The History Behind World's First Peace Treaty

The earliest known peace treaty that is still kept preserved was made in 1271 BC and it was signed by the Egyptian pharaoh, Ramses II(Ramses The Great) and Hattusilis III, King Het. Two copies of the agreement were made in which one of them in hieroglyphs while the other is in the Akkadian language.

In this treaty, both sides not only agreed to stop the endless wars between Egypt and Hatti(now known as Turkey) that have been going on for many years. The peace treaty also marks the pact agreement in case there were any foreign intrusions as well as rebellious extradition.

The peace managed to sustain for 40 years before the fall of the Hittite Empire.

Historic Discovery

On the walls of the Karnak temple in Luxor, Egypt, and the temple of the Pharoah, Ramesses II in Thebes, there have been drawings that pictured the warfighting the Great Khatti King and not to mention the peace treaty that they forged.

The hieroglyphs writing known long ago was first translated by Jean-François Champollion in the early 19th century which triggers new interest among the western ancient Egyptians. In 1858, it was identified that the Great King Khatti was a Het that ruled in Anatolia (known as Turkey today).

8 years later in 1906, a German archeologist, Hugo Winckler found and dug the capital city of Hittite, Hattusa in the rubbles of the Boğazkale fortress in Turkey. In what's left of the huge palace, they found 10,000 clay tablets written in cuneiform that documented many diplomatic activities of the Het people.

On top of that, this finding also found 3 tablets where the written agreement exactly matched 
the text found on the walls of the Egyptian temple.

Kadesh Peace Treaty

The peace treaty between the  Egyptians and Het was also known as the Kadesh Treaty and it is known to be the first peace treaty ever recorded in the world. Not just that but it is also one of the ancient treaties of the East in which both versions are still being kept in good condition to this day.

This treaty was signed to end the long feud between the Hittite Empire with the Egyptians who have fought for more than 2 centuries to gain power over the whole of the Eastern Mediterranean.

The conflict escalated with the attempt of intrusion by the Het into the city of Kadesh(now known as Syria) in Egypt in 1274 BC which ultimately failed.  The Kadesh Battle has resulted in big sacrifices between both sides but one thing can be said is that both did not claim victory.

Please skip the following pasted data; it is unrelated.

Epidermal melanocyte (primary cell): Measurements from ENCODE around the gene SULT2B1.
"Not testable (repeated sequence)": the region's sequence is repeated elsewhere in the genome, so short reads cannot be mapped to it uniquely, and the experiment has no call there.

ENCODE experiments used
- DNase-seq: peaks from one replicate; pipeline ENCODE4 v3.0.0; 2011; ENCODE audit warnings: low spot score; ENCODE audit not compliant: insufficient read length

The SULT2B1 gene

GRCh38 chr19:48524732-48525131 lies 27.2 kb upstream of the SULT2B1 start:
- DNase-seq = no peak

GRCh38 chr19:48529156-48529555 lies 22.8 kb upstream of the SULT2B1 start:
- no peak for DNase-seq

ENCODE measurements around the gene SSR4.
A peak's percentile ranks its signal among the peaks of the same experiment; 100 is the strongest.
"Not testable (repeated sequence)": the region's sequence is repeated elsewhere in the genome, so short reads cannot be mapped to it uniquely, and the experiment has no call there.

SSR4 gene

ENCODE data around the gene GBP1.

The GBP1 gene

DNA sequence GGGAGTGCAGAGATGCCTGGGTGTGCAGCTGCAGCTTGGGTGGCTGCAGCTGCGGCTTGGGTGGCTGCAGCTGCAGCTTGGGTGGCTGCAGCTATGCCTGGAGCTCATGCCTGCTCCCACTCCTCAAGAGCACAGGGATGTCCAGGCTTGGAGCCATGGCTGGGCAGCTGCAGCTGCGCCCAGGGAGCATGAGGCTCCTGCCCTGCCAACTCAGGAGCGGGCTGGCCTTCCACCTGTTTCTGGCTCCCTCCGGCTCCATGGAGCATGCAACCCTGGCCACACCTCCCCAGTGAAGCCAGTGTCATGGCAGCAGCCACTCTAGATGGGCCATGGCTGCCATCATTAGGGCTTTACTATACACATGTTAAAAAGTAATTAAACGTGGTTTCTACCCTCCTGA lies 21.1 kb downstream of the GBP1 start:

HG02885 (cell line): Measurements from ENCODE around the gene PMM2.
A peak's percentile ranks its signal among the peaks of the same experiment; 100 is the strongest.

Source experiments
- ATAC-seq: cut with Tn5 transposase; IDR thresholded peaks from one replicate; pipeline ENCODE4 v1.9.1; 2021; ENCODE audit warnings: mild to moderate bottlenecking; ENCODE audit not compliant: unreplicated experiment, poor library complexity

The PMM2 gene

The fighting went on conclusively for 15 years before the treaty was officially signed. Despite the whole thing being known as the Kadesh Treaty, it has been long signed after the war and in fact, the term "Kadesh" is not stated in the text of the treaty.

Its Importance Towards History

This treaty was assumed to be negotiated by an intermediary without the personal confrontation between the two kings. Both sides have their own self-interest in maintaining the truce.

The Egyptians are constantly being threatened by the Sea Men whereas the Het people worry about the increase in the power of Assyria in the East.

The treaty was verified in the 21st year of Ramesses II's rule in 1258 BC and it has kept in force until the fall of the Hittite Empire to Assyria almost 1 century later. The peace treaty between Ramesses II and Ḫattušili was thought to be outstanding considering that nothing official was stated clearly in the agreement.

Unlike the modern agreements, this treaty was separated into several categories and every side swore an oath towards peace and brotherhood towards one another objectively.

They all agreed that they will not have any act of aggression toward another, and will send any political fugitives and even criminals or anyone who dares to get in the way against the enemies.

After forming the pact with Hatti, Ramesses starts to focus more on the wealth and manpower of domestic building projects that created many amazing buildings such as the Great Abu Simbel temple.

There has been proof that Ramesses tried to strengthen the family relationship with the Hatti by marrying a Hittite princess.


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